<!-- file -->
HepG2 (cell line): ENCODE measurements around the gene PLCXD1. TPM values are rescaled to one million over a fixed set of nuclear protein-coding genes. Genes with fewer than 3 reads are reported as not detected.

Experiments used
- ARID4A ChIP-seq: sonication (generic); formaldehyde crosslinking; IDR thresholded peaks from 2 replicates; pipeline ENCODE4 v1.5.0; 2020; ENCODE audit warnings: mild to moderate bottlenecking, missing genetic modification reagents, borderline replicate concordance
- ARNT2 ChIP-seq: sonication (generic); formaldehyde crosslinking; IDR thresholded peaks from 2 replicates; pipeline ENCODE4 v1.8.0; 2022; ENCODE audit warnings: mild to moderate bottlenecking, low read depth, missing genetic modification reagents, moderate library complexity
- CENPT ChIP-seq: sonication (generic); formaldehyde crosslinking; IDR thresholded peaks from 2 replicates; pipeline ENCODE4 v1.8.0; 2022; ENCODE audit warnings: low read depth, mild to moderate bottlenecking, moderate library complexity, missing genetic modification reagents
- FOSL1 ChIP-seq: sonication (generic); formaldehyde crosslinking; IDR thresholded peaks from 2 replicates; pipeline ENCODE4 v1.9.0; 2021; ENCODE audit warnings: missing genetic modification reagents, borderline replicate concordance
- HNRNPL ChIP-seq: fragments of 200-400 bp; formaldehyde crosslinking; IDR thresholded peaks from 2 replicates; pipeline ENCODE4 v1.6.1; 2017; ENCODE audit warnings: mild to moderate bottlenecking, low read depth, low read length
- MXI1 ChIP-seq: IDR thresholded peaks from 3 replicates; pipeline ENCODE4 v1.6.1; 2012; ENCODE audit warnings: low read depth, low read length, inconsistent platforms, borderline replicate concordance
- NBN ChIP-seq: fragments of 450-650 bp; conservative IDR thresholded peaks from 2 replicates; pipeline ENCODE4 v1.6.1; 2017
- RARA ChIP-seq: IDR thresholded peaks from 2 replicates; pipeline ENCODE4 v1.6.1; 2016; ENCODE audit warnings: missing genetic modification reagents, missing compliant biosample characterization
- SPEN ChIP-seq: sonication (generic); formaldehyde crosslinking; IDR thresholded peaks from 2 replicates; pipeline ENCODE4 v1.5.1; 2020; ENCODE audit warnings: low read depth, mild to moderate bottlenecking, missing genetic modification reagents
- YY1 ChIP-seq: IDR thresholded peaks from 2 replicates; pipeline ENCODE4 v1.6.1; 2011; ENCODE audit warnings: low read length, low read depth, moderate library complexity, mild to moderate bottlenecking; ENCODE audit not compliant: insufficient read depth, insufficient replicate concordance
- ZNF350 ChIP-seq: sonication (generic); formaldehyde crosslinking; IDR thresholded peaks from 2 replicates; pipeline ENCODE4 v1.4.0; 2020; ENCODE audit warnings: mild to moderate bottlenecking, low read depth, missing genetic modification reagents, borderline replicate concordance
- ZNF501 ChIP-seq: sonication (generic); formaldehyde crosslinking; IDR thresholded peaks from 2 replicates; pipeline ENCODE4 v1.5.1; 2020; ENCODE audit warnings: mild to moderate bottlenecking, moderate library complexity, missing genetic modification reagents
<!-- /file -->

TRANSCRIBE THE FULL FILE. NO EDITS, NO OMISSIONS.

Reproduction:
HepG2 (cell line): ENCODE measurements around the gene PLCXD1. TPM values are rescaled to one million over a fixed set of nuclear protein-coding genes. Genes with fewer than 3 reads are reported as not detected.

Experiments used
- ARID4A ChIP-seq: sonication (generic); formaldehyde crosslinking; IDR thresholded peaks from 2 replicates; pipeline ENCODE4 v1.5.0; 2020; ENCODE audit warnings: mild to moderate bottlenecking, missing genetic modification reagents, borderline replicate concordance
- ARNT2 ChIP-seq: sonication (generic); formaldehyde crosslinking; IDR thresholded peaks from 2 replicates; pipeline ENCODE4 v1.8.0; 2022; ENCODE audit warnings: mild to moderate bottlenecking, low read depth, missing genetic modification reagents, moderate library complexity
- CENPT ChIP-seq: sonication (generic); formaldehyde crosslinking; IDR thresholded peaks from 2 replicates; pipeline ENCODE4 v1.8.0; 2022; ENCODE audit warnings: low read depth, mild to moderate bottlenecking, moderate library complexity, missing genetic modification reagents
- FOSL1 ChIP-seq: sonication (generic); formaldehyde crosslinking; IDR thresholded peaks from 2 replicates; pipeline ENCODE4 v1.9.0; 2021; ENCODE audit warnings: missing genetic modification reagents, borderline replicate concordance
- HNRNPL ChIP-seq: fragments of 200-400 bp; formaldehyde crosslinking; IDR thresholded peaks from 2 replicates; pipeline ENCODE4 v1.6.1; 2017; ENCODE audit warnings: mild to moderate bottlenecking, low read depth, low read length
- MXI1 ChIP-seq: IDR thresholded peaks from 3 replicates; pipeline ENCODE4 v1.6.1; 2012; ENCODE audit warnings: low read depth, low read length, inconsistent platforms, borderline replicate concordance
- NBN ChIP-seq: fragments of 450-650 bp; conservative IDR thresholded peaks from 2 replicates; pipeline ENCODE4 v1.6.1; 2017
- RARA ChIP-seq: IDR thresholded peaks from 2 replicates; pipeline ENCODE4 v1.6.1; 2016; ENCODE audit warnings: missing genetic modification reagents, missing compliant biosample characterization
- SPEN ChIP-seq: sonication (generic); formaldehyde crosslinking; IDR thresholded peaks from 2 replicates; pipeline ENCODE4 v1.5.1; 2020; ENCODE audit warnings: low read depth, mild to moderate bottlenecking, missing genetic modification reagents
- YY1 ChIP-seq: IDR thresholded peaks from 2 replicates; pipeline ENCODE4 v1.6.1; 2011; ENCODE audit warnings: low read length, low read depth, moderate library complexity, mild to moderate bottlenecking; ENCODE audit not compliant: insufficient read depth, insufficient replicate concordance
- ZNF350 ChIP-seq: sonication (generic); formaldehyde crosslinking; IDR thresholded peaks from 2 replicates; pipeline ENCODE4 v1.4.0; 2020; ENCODE audit warnings: mild to moderate bottlenecking, low read depth, missing genetic modification reagents, borderline replicate concordance
- ZNF501 ChIP-seq: sonication (generic); formaldehyde crosslinking; IDR thresholded peaks from 2 replicates; pipeline ENCODE4 v1.5.1; 2020; ENCODE audit warnings: mild to moderate bottlenecking, moderate library complexity, missing genetic modification reagents